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American Samoa has succeeded in fighting covid-19 while U.S. govt failed

A sailing ship in the harbor at Pago Pago, American Samoa, in 2012.
Source: Washington Post

Pago Pago, AMERICAN SAMOA — To date, American Samoa remains the only place in the United States without a confirmed case of covid-19.

In contrast to the uncoordinated federal response to the novel coronavirus, the territorial government in American Samoa acted quickly and decisively. On March 18, Gov. Lolo Matalasi Moliga declared a public health emergency across the entire island territory.

While President Trump’s national declaration of emergency on March 13 included few concrete steps to control the virus, Moliga’s declaration less than a week later had an immediate impact. Schools were closed, travelers from affected countries faced full quarantine upon arrival, and all public gatherings were suspended until further notice. Citing the territory’s limited health facilities, Moliga warned that “inordinate challenges expose the Territory of American Samoa to epic vulnerabilities subjecting all its residents to unprecedented health, economic, and social risks.” A subsequent declaration from June 1 prohibited crew members of cargo and fishing vessels from disembarking in American Samoa.

Recent virus outbreaks — including Zika in 2016, dengue fever in 2017 and 2018, measles in 2019 — had prepared most American Samoans to be vigilant and follow official health guidelines. In fact, Moliga’s declaration continued the state of emergency that had been put in place following a measles outbreak in fall 2019 that had killed 83 people in neighboring independent Samoa and added a separate state of emergency for the new coronavirus. But more strikingly, the U.S. territory in the South Pacific has been so successful in keeping covid-19, the coronavirus’s disease, at bay because policymakers remembered the islands’ extraordinary escape from a previous global pandemic, just over a century ago.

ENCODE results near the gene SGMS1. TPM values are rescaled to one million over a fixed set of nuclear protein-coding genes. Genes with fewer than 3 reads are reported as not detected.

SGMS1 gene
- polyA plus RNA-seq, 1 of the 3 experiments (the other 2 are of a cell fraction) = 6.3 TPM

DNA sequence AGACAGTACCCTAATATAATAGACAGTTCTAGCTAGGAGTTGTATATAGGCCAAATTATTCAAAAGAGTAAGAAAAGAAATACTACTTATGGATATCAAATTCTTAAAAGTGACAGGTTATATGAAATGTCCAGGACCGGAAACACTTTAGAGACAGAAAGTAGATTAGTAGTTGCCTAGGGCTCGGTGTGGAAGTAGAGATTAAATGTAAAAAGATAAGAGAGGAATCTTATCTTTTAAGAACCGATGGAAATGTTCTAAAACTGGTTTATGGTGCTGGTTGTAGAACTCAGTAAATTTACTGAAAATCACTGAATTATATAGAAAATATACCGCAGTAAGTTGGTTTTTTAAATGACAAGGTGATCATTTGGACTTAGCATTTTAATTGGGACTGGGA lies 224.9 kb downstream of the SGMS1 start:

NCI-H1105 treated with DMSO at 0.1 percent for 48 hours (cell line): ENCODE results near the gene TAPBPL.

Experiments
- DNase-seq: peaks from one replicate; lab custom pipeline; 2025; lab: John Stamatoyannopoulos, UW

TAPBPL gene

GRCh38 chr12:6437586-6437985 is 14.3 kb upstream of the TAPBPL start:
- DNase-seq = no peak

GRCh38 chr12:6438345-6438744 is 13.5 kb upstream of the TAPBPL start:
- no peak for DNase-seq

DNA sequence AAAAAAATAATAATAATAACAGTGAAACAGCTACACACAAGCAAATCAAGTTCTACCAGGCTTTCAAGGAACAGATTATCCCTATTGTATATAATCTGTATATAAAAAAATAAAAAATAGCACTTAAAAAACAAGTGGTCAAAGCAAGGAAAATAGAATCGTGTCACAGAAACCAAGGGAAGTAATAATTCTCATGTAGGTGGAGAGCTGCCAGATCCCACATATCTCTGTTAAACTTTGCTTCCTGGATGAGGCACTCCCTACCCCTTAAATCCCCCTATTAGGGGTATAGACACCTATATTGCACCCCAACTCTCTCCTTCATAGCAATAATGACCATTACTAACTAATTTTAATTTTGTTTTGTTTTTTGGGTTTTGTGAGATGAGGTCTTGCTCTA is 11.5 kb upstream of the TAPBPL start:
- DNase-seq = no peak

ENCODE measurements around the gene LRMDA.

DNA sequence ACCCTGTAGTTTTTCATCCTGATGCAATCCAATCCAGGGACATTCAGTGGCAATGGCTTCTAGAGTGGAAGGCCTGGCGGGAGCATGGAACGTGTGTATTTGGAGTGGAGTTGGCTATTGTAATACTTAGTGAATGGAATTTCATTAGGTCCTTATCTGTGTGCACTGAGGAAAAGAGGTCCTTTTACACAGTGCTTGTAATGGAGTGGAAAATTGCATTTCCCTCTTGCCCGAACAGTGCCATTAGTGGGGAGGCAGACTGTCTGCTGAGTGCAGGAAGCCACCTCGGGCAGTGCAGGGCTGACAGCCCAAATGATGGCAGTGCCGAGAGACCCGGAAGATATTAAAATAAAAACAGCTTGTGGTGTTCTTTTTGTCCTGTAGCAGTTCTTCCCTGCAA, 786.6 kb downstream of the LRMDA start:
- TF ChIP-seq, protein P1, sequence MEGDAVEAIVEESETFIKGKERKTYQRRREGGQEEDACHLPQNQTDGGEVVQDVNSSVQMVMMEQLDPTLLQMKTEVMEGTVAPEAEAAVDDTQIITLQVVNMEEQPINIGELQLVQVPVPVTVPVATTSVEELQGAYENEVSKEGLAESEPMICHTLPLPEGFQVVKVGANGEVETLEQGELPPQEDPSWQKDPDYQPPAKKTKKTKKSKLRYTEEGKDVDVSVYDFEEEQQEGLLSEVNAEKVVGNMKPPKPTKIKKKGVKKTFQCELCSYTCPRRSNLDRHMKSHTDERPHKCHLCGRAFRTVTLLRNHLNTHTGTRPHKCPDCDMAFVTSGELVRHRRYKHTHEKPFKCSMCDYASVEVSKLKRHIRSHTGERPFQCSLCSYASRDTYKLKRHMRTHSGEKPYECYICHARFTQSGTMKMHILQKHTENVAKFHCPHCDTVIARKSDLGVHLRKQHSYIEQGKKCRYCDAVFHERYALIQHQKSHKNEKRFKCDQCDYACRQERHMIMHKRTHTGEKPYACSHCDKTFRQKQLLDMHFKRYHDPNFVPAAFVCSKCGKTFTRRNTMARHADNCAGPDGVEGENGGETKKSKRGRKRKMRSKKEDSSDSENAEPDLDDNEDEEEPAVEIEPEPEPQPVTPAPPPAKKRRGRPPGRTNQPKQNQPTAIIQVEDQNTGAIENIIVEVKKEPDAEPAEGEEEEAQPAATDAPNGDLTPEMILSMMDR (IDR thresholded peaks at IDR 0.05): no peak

During the influenza pandemic in 1918 and 1919, American Samoa, then administered by the U.S. Navy, established a year-long quarantine and managed to keep the deadly flu out of the islands. While neighboring Western Samoa, occupied by New Zealand troops, suffered one of the worst proportional mortality rates in the world, no American Samoan died.

A century later, Poyer’s successor appears to have taken that historical lesson. In March, Moliga requested relevant policy information about the 1918 flu from historical experts. Later that month, Tish Peau-Folau, executive director of the American Samoa Historic Preservation Office, sent a batch of historical documents to the governor’s office, including Poyer’s quarantine order from November 1918.

Read more at The Washington Post


Holger Droessler is an assistant professor of history at Worcester Polytechnic Institute. He is currently finishing a book entitled “Coconut Colonialism: Workers and the Globalization of Samoa.”